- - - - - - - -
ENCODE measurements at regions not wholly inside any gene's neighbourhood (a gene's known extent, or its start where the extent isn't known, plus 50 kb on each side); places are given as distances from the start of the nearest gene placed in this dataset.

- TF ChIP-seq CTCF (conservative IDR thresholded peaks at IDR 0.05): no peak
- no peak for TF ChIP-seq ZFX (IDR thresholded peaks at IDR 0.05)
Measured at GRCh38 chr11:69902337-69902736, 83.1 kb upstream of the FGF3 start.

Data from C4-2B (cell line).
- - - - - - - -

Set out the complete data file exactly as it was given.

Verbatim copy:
ENCODE measurements at regions not wholly inside any gene's neighbourhood (a gene's known extent, or its start where the extent isn't known, plus 50 kb on each side); places are given as distances from the start of the nearest gene placed in this dataset.

- TF ChIP-seq CTCF (conservative IDR thresholded peaks at IDR 0.05): no peak
- no peak for TF ChIP-seq ZFX (IDR thresholded peaks at IDR 0.05)
Measured at GRCh38 chr11:69902337-69902736, 83.1 kb upstream of the FGF3 start.

Data from C4-2B (cell line).